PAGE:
David reaches the guillotine; the assistant executioners are about to tip him onto the board that will carry him into place. The identification on these photos is from Bois de Justice, an invaluable site on the history of the guillotine; I’m unsure from my own observation whether to equate the figure in these pictures with the one in the first, above.


One of the beheadings (I’m not certain that it’s David’s) has been completed; the body and head are being transferred to their receptacles. Again, Bois de Justice has details on this scene.


Following one of the beheadings, the visibly stained blade is raised for cleaning before the third criminal is brought out.

* For some examples, see Joel Harrington’s The Faithful Executioner, a book we’ve previously profiled.

On this day..

Entry Filed under: 20th Century,Beheaded,Capital Punishment,Common Criminals,Crime,Death Penalty,Execution,France,Guillotine,History,Mature Content,Murder,Public Executions,Theft

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One thought on “1909: Les Chauffeurs de la Drome”

  1. Philippe says:

    Hello,

    ( Please make allowances for any English mistakes I may make, I am French. )

    It is noteworthy that these executions were the first in France under the presidency of Armand Fallières, a very likable man and a staunch abolitionist as far as death penalty was in question.
    From the very start of his mandate, President Fallières, when a lawyer petitioned him a presidential reprieve ( grâce présidentielle ) for a client sentenced to death, invariably and automatically granted the reprieve. Making no distinctions as to whatever the crime or the person of the condemned was.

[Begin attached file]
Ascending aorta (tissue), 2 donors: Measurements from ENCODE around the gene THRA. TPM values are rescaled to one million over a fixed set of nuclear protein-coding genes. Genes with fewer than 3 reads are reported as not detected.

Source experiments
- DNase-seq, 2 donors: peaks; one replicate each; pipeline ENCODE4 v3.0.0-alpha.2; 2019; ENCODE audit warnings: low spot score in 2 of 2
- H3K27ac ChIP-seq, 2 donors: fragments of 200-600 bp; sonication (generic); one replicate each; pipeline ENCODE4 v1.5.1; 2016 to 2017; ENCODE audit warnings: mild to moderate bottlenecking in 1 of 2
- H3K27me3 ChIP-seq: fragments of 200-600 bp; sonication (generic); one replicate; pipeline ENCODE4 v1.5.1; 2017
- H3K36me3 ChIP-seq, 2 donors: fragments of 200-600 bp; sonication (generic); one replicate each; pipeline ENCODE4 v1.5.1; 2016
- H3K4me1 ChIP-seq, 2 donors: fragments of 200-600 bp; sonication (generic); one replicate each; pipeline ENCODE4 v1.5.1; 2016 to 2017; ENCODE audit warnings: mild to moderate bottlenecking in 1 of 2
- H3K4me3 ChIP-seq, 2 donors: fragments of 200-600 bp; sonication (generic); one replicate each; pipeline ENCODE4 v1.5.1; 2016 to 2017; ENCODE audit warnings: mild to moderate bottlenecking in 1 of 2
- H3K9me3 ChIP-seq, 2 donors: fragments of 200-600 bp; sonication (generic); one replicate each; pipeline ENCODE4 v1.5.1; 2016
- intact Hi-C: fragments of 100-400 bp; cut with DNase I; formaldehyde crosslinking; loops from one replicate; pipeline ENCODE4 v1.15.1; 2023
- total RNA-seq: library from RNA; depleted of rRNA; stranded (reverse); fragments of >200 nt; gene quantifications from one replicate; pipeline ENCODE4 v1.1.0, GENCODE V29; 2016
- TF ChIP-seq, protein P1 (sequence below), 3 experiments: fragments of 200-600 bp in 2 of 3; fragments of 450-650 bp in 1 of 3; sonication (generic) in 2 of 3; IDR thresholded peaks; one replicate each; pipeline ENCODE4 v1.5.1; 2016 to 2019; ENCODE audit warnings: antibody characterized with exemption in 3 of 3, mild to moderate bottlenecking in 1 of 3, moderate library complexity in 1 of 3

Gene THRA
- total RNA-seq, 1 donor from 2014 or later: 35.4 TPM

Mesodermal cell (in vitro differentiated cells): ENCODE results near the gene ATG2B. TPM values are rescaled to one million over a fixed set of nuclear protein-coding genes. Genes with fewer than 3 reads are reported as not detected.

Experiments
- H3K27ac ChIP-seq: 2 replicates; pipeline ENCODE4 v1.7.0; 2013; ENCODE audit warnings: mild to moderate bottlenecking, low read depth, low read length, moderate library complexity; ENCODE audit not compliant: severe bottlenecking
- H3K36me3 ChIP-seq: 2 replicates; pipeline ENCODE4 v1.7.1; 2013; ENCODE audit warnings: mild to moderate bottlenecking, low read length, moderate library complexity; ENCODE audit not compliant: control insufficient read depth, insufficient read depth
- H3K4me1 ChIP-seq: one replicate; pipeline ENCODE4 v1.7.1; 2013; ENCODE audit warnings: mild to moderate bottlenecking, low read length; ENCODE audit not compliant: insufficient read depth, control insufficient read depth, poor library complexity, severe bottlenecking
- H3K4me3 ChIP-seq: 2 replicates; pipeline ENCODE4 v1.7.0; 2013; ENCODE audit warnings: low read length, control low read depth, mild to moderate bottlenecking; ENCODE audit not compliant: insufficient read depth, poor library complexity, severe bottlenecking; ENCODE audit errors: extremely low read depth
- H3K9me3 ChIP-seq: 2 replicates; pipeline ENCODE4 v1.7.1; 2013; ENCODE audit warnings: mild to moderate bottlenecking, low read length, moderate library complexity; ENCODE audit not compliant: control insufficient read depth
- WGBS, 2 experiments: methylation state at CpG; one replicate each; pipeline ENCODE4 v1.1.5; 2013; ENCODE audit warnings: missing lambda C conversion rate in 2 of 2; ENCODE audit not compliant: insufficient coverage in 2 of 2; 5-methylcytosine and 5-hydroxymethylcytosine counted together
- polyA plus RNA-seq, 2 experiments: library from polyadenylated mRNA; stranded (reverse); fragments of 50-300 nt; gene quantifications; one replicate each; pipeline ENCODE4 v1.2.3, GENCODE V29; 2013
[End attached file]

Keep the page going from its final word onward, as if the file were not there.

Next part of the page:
This of course attracted attacks by Fallières’ political opponents but he maintained his line.
    As early as 1906 a bill was drafted by Aristide Briand the Garde des Sceaux ( Minister of Justice ) in order to abolish death penalty in France – except for military crimes and in wartime – .
    The first measure was a technicality : not to vote the credits for the executioner’s salary, his aides and the material, the guillotine, etc. in the law of finances ( loi de finances ) for the following year. This law pas passed. This rendered executions not carriable in practice until such credits were voted.
    The bill to abolish death penalty in itself was still under discussion in the Parliament when an atrocious murder was committed in 1907. Albert Soleilland, a Parisian laborer, had proposed his neighbours to take their young daughter Marthe Eberling to see the Bataclan, a popular attraction. When alone with the child he raped and killed her and mutilated her body and concealed it in gare Saint-Lazare – or elsewhere, I’m unsure of the location – .
    Soleilland was sentenced to death and even his wife approved openly this court decision.